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Wall J.D.,University of California at San Francisco | Kim S.K.,University of California at San Francisco | Luca F.,University of Chicago | Carbone L.,Oregon Health And Science University | And 3 more authors.

We sequenced reduced representation libraries by means of Illumina technology to generate over 1.5 Mb of orthologous sequence from a representative of each of the four extant gibbon genera (Nomascus, Hylobates, Symphalangus, and Hoolock). We used these data to assess the evolutionary relationships between the genera by evaluating the likelihoods of all possible bifurcating trees involving the four taxa. Our analyses provide weak support for a tree with Nomascus and Hylobates as sister taxa and with Hoolock and Symphalangus as sister taxa, though bootstrap resampling suggests that other phylogenetic scenarios are also possible. This uncertainty is due to short internal branch lengths and extensive incomplete lineage sorting across taxa. The true phylogenetic relationships among gibbon genera will likely require a more extensive whole-genome sequence analysis. © 2013 Wall et al. Source

Zihlman A.L.,University of California at Santa Cruz | Mootnick A.R.,Gibbon Conservation Center | Underwood C.E.,University of California at Santa Cruz
International Journal of Primatology

Compared with the great apes, the small-bodied hylobatids were treated historically as a relatively uniform group with 2 genera, Hylobates and the larger-bodied Symphalangus. Four genera are now recognized, each with a different chromosome number: Hoolock (hoolock) (38), Hylobates (44), Nomascus (crested gibbon) (52), and Symphalangus (siamang) (50). Previous morphological studies based on relative bone lengths, e. g., intermembral indices; molar tooth sizes; and body masses did not distinguish the 4 genera from each other. We applied quantitative anatomical methods to test the hypothesis that each genus can be differentiated from the others using the relative distribution of body mass to the forelimbs and hind limbs. Based on dissections of 13 hylobatids from captive facilities, our findings demonstrate that each of the 4 genera has a distinct pattern of body mass distribution. For example, the adult Hoolock has limb proportions of nearly equal mass, a pattern that differentiates it from species in the genus Hylobates, e. g., H. lar (lar gibbon), H. moloch (Javan gibbon), H. pileatus (pileated gibbon), Nomascus, and Symphalangus. Hylobates is distinct in having heavy hind limbs. Although Symphalangus has been treated as a scaled up version of Hylobates, its forelimb exceeds its hind limb mass, an unusual primate pattern otherwise found only in orangutans. This research provides new information on whole body anatomy and adds to the genetic, ecological, and behavioral evidence for clarifying the taxonomy of the hylobatids. The research also underscores the important contribution of studies on rare species in captivity. © 2011 The Author(s). Source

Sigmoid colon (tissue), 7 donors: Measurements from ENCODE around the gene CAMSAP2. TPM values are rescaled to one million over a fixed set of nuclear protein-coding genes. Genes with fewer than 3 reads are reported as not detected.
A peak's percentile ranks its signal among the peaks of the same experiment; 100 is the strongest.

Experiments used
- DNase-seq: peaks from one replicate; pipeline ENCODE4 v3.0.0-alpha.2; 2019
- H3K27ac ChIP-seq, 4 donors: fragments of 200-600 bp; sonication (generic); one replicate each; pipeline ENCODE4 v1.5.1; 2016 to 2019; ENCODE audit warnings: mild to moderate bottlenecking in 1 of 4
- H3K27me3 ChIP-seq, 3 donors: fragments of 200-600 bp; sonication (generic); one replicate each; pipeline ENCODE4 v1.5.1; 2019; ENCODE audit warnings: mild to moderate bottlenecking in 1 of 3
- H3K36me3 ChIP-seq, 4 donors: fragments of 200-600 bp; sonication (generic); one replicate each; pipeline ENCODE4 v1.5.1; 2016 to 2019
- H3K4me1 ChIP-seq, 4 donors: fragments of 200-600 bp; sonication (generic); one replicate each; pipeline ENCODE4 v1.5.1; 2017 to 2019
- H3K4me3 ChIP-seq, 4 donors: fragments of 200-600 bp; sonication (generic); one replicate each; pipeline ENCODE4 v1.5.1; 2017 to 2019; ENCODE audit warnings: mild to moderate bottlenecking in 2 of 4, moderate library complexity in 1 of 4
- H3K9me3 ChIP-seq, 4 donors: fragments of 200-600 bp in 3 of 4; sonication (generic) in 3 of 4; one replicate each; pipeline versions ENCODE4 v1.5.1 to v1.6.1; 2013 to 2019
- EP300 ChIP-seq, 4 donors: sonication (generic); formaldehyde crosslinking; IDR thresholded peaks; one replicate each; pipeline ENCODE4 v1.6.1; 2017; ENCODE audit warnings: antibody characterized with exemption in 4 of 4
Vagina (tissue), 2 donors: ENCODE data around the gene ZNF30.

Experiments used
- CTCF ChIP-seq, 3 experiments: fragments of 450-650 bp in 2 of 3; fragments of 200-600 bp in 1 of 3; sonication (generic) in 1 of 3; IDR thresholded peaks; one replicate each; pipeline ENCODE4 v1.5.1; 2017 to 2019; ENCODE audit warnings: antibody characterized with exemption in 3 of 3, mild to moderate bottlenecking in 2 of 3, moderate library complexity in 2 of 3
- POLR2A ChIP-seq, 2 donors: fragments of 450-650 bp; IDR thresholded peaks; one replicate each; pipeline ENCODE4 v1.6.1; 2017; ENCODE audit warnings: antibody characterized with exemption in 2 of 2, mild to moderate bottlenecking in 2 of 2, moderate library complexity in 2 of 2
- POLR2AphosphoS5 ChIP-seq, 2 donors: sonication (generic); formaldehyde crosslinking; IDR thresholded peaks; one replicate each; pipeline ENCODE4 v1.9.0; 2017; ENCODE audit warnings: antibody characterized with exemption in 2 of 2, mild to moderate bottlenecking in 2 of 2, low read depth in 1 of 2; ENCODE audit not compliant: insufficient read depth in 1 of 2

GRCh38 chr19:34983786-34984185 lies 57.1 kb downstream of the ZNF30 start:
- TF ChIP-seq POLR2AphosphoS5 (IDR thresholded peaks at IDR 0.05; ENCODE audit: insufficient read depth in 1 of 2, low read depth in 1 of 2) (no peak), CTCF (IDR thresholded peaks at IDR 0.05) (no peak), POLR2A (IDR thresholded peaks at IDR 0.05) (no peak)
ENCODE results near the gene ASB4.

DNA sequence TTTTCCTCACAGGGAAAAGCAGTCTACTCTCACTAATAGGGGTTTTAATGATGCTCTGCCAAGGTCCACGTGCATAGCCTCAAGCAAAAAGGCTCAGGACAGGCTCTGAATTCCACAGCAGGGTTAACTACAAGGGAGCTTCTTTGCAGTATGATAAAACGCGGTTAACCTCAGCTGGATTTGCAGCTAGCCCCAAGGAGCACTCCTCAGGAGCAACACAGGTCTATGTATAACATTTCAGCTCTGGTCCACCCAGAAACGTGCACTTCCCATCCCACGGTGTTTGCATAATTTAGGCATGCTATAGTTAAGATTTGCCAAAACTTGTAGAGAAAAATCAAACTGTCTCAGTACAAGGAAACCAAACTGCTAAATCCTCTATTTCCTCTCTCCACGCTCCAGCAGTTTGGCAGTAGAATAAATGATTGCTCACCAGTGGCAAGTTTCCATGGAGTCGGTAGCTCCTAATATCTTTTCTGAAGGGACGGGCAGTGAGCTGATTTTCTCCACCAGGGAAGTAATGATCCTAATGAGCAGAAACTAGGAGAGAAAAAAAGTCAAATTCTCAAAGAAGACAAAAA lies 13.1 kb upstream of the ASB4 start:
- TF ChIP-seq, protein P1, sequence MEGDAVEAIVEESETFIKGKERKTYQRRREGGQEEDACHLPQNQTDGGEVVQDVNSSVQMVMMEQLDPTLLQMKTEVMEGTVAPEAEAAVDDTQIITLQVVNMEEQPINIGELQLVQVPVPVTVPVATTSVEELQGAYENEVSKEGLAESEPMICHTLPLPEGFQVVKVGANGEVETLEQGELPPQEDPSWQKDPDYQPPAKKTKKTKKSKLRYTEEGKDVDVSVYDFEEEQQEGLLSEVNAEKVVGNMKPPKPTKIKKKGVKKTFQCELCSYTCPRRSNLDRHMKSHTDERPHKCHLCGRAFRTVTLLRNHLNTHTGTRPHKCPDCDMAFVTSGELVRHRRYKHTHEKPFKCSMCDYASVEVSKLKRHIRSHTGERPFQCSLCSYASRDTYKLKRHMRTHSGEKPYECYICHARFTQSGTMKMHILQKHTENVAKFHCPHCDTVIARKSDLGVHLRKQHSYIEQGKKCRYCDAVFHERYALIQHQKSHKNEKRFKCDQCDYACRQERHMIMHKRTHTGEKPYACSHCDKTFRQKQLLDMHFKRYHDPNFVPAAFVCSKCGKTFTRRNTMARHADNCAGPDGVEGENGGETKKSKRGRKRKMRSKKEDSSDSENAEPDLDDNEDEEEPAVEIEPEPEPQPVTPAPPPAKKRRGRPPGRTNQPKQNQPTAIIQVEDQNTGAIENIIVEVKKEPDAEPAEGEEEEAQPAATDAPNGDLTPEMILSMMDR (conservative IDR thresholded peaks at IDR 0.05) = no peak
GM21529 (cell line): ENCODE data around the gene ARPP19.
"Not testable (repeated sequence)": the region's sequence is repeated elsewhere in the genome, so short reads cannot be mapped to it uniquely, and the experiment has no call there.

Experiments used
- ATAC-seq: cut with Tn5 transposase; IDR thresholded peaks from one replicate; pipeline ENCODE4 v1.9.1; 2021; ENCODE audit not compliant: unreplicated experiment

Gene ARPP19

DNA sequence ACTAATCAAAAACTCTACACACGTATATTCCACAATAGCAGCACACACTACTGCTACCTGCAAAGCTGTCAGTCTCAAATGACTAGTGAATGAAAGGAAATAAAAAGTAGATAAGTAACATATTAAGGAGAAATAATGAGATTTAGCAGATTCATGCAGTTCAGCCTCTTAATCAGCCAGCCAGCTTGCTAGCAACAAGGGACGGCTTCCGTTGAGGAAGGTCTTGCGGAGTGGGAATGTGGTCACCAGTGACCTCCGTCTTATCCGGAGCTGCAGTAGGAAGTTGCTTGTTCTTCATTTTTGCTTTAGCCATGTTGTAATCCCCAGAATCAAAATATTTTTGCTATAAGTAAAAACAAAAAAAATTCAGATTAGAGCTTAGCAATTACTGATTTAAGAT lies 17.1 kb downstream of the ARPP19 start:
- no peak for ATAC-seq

Mootnick A.R.,Gibbon Conservation Center | Cunningham C.,University of Abertay Dundee | Baker E.,Marshall University
American Journal of Primatology

Although there have been few studies of self-scratching in primates, some have reported distinct differences in whether hands or feet are used, and these variations seem to reflect the evolutionary history of the Order. Monkeys and prosimians use both hands and feet to self-scratch while African great apes use hands almost exclusively. Gibbons represent an evolutionary divergence between monkeys and great apes and incidental observations at the Gibbon Conservation Center pointed to a difference in self-scratching among the four extant gibbon genera (Hoolock, Nomascus, Symphalangus, and Hylobates). To validate and further explore these preliminary observations, we collected systematic data on self-scratching from 32 gibbons, including nine species and all four genera. To supplement gibbon data, we also collected self-scratching information from 18 great apes (four species), five prosimians (two species), 26 New World Monkeys (nine species) and 20 Old World Monkeys (seven species). All monkeys and some prosimians used both hands and feet to self-scratch, whereas one prosimian species used only feet. All African great apes used hands exclusively (orangutans were an exception displaying occasional foot-use). This appears to represent a fundamental difference between monkeys and great apes in limb use. Interestingly, there was a clear difference in self-scratching between the four gibbon genera. Hylobates and Symphalangus self-scratched only with hands (like all African great apes), while Hoolock and Nomascus self-scratched with both hands and feet (like monkeys and prosimians). This difference in gibbon behavior may reflect the evolutionary history of gibbons as Hoolock and Nomascus are thought to have evolved before both Hylobates and Symphalangus. What evolutionary pressures led to this divergent pattern is currently opaque; however, this shift in limb preference may result from niche separation across the order facilitating differences in the behavioral repertoire associated with hind and forelimbs. © 2012 Wiley Periodicals, Inc.. Source